I’ve got a bike

I can ride it if I like.  And I do, as often as I can.  Since my last post I’ve ridden about 60 miles to and from work.  I live 5 miles away from my workplace where we are provided with showers, making a bicycle commute pleasant and convenient.  With a change of clothes in my backpack I whistle past the grocery store, a high school, some farms, two ponds, the public library, athletic fields, and residential developments.  I listen to the birds and frogs and watch the ducks.  My city is very bicycle-friendly; there are bike lanes everywhere and the traffic is easy to navigate.  When I arrive my towel, shampoo, and deodorant are waiting for me in a cubby, and I keep a box of cereal or some fruit in my office for breakfast.

What an invigorating way to start the day!  When it is time to leave I change back into my riding clothes.  Sometimes I stop at the public library on my way home to drop off or pick up a book.  Sometimes I stop at the (air conditioned) grocery store.  It is all very convenient; I highly recommend considering the relative locations of these institutions when picking out a house or apartment.

I also walk to these places, as well as to the nearby Buffalo Wild Wings (henceforth referred to as “Bdubs”), and a dive bar with a sand volleyball court where I participate in an amateur league.  I grew up near the ocean and now that I live inland I cherish every moment I get to feel sand between my toes.

I’ve found that since the weather has turned I’ve only used my car for weekend outings, with few exceptions.  I filled up my gas tank (17 gallons) at the end of April, and at the rate I am going I don’t think I will need to fill up again during the entire month of May.  Pushing myself to get places using my own energy is making me richer and healthier.  I’m even beginning to get a nice tan!  This is generally unusual for somebody like me who spends so much time with computers.  I can’t think of a single disadvantage to my bicycle commute.  If any of you readers think of one that isn’t a complaint prompted by laziness, please share it with me!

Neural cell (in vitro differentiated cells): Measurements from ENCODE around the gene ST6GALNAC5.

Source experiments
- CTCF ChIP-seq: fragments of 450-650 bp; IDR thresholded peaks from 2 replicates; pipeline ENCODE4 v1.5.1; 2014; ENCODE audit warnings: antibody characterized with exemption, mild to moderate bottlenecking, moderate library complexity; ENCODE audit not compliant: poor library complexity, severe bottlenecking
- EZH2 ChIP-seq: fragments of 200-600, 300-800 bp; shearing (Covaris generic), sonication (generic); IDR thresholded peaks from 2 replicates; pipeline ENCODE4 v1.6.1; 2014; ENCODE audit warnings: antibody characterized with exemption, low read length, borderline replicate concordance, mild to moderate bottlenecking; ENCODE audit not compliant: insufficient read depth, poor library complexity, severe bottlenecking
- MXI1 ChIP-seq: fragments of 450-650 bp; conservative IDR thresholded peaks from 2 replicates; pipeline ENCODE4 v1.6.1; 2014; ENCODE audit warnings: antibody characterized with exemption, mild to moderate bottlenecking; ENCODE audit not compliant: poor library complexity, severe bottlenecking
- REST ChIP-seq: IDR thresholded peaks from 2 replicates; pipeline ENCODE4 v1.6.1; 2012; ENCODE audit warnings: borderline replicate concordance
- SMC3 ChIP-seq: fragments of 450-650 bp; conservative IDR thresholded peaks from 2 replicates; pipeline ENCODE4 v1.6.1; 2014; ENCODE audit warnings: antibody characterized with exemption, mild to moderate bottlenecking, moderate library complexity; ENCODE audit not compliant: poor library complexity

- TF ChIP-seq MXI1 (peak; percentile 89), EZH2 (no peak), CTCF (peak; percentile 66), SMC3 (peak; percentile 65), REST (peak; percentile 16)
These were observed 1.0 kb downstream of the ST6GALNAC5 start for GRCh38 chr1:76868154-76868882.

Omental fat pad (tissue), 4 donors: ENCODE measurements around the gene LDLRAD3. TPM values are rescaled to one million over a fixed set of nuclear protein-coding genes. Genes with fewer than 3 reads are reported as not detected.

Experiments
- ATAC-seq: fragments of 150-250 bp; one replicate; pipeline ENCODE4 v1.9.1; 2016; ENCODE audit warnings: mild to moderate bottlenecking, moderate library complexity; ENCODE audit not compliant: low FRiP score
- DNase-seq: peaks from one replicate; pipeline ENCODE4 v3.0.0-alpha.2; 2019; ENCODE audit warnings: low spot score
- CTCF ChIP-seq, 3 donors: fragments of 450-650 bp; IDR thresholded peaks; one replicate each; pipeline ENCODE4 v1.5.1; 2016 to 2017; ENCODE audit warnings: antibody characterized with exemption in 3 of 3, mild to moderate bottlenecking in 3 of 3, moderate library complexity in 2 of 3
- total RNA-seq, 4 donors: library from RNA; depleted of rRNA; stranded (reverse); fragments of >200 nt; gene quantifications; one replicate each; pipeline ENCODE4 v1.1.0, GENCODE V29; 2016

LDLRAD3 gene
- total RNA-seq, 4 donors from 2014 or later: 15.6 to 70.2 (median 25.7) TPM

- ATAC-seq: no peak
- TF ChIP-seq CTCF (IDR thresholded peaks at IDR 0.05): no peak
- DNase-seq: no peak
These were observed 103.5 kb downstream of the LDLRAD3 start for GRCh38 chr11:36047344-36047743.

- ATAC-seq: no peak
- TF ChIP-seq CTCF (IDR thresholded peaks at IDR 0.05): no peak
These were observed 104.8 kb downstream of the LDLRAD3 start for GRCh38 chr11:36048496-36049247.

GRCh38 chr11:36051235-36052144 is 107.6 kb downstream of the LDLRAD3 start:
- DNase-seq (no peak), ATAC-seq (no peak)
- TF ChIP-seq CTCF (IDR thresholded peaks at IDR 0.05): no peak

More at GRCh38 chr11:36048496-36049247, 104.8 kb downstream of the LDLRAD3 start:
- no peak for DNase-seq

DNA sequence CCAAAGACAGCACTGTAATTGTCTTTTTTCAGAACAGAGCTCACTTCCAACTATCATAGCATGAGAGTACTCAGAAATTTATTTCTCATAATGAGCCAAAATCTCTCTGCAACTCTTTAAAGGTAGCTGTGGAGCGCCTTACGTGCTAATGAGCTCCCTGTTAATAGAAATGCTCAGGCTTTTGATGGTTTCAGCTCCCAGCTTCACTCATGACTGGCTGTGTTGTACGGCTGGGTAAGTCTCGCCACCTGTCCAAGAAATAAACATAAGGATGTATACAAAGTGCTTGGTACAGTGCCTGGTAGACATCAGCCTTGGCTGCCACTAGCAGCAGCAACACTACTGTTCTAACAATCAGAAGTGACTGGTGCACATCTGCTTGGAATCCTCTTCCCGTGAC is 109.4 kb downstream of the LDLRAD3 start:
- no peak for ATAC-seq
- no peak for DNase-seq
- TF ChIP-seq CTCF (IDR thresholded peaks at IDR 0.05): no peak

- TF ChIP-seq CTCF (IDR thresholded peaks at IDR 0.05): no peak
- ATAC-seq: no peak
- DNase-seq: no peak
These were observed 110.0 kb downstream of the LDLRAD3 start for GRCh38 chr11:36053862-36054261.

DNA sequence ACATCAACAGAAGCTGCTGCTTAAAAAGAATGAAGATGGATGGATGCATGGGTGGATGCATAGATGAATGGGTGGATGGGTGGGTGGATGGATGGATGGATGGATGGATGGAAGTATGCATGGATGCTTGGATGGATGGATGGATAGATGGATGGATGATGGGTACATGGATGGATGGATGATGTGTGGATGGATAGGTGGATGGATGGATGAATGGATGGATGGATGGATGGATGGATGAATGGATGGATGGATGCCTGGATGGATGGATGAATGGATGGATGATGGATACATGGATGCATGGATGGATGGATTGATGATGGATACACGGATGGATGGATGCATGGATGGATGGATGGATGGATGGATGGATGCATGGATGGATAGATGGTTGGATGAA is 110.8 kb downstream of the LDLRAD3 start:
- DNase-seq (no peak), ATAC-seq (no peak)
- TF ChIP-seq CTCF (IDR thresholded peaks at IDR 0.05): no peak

How much money do you spend each month on gas?  How much do you weigh?  If you think either of those numbers is too high perhaps the lifestyle change a bicycle commute provides is right for you.  But you live too far away from work?  Now would be a great opportunity for you to move someplace closer (and cheaper)!  Can’t afford a nice bicycle?  Sell the car!  You’ll save money in the long run.  Thinking about making all of these changes together might seem intimidating if you are firmly entrenched on the consumer treadmill (gotta love mixed metaphors) but you’ll find that one change naturally leads to another and before you know it, you’ll be able to retire early too.

Convenience has its cost.  I would rather give up unnecessary conveniences now while I am young than give up the freedom later to spend years of my life with friends and family doing exactly what I want.  That freedom is worth more to me than getting to work 15 minutes quicker without moving my legs.

“Life is like riding a bicycle.  To keep your balance you must keep moving.” – Albert Einstein, in a letter to his son Edward, 1930

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